Submitted to: Transactions of the ASAE
Publication Type: Peer Reviewed Journal
Publication Acceptance Date: September 24, 2001
Publication Date: December 31, 2001
Citation: Woodbury, B.L., Miller, D.N., Nienaber, J.A., Eigenberg, R.A. 2001. Seasonal and spatial variations of denitrifying enzyme activity in feedlot soil. Transactions of the ASAE 44(6):1635-1642. 2001. Interpretive Summary: Nitrogen is lost from the feedlot by many pathways. A major pathway is ammonia gas lost to the atmosphere and can account for much of the lost nitrogen. However, another important pathway is the conversion to nitrogen gas by bacteria, which has not been widely studied. The object of this paper was to study the seasonal loss of nitrogen gas from a feedlot soil. Electrical conductivity was used to identify locations within the pen to represent microbial activity. Various depths were analyzed for microbial activity and nutrient concentrations. Microbial activity varied greatly according to season, depth, and location within the pen. The surface soil maintained the highest level of microbial activity when compared to the other soil depths, even when the soil temperatures were near freezing. Below the 4 inch depth microbial activity was near zero. We conclude that environmental conditions control microbial conversion of nitrate to nitrogen gas.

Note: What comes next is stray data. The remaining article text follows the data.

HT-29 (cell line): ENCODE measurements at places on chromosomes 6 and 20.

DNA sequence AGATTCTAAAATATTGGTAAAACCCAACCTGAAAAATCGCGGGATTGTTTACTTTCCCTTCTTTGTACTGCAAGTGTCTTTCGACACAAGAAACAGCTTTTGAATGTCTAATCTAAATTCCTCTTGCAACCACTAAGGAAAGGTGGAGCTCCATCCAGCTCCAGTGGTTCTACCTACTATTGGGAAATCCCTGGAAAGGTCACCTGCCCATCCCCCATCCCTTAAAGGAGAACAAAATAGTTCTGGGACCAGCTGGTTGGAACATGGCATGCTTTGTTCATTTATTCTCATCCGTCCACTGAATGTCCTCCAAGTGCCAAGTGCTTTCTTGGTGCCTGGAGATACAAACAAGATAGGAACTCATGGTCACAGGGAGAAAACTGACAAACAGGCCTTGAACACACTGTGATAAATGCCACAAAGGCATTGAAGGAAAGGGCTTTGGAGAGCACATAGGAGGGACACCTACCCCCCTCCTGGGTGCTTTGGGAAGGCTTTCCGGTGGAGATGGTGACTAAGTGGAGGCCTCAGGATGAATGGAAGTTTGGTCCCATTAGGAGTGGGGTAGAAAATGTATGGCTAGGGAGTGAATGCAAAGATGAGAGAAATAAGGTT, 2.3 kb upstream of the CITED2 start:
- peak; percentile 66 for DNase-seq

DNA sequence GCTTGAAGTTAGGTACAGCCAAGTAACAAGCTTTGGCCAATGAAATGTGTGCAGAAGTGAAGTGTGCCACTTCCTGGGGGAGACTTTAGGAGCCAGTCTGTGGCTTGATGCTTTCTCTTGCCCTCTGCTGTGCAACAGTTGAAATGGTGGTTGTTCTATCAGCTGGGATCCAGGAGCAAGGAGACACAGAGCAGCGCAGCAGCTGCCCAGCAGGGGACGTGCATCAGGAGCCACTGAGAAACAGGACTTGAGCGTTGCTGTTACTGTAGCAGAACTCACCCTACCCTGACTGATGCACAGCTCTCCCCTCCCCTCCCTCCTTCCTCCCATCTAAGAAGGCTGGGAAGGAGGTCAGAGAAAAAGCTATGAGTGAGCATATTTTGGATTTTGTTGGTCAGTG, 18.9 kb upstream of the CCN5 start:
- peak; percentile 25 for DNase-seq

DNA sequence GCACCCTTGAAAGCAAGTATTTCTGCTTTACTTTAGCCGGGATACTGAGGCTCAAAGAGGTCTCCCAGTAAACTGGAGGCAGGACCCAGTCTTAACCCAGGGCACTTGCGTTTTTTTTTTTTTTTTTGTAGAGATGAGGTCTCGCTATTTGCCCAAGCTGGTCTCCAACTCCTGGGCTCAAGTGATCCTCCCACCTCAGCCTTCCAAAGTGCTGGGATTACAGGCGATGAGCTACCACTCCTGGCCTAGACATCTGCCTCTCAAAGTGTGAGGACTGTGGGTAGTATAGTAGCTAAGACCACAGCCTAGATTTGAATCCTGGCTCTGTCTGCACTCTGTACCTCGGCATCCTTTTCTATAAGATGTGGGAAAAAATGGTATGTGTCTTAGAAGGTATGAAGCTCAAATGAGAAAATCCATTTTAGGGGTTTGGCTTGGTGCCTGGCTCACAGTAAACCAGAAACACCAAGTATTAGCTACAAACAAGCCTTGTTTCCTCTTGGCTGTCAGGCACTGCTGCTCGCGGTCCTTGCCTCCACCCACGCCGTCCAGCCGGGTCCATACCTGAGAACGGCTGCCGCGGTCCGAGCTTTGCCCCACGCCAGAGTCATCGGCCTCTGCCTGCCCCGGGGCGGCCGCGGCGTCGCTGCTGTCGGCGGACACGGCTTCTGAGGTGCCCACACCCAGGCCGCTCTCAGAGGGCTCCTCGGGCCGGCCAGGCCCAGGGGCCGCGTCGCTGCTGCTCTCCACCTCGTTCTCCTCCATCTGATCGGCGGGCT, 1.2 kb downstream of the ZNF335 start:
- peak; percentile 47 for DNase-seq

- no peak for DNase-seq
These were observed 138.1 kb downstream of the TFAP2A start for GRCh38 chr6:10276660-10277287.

Technical Abstract: Animal waste models, used by producers to apply best management practices for waste control, are only crude approximations for nitrogen lost from the feedlot. Ammonia loss has been widely studied and accounts for the majority of gaseous nitrogen lost from a feedlot soil; however, denitrification has not been thoroughly investigated. The objectives of this study were to determine the seasonal denitrification enzyme activity (DEA) of a feedlot soil and evaluate potential controlling mechanisms. Electromagnetic mapping techniques were used to identify three locations within the feedlot pen. Three depths (unconsolidated surface material, 0 - 0.10 m, 0.10 - 0.20 m) were isolated at each location and analyzed for DEA, nitrification activity, denitrifier most probable number, soil moisture, pH, volatile solids, total carbon, and total nitrogen. Denitrification enzyme activity varied from 0.0 to 132.2 mmol/g/hr based on season, depth, and spacial location. However, no single factor was perfectly correlated with DEA across all locations and depths. The seasonal average DEA of the unconsolidated surface material maintained significantly higher levels when compared to other depths. Downgradient surface materials maintained DEA levels greater than 60 mmol/g/hr even when soil temperatures were near freezing. Also, the seasonal average DEA below 0.10 m for all locations was near zero during the entire investigation, significantly less than the other depths. We conclude that a range of environmental factors, alone or in conjunction, influence DEA depending upon location within the pen and soil depth.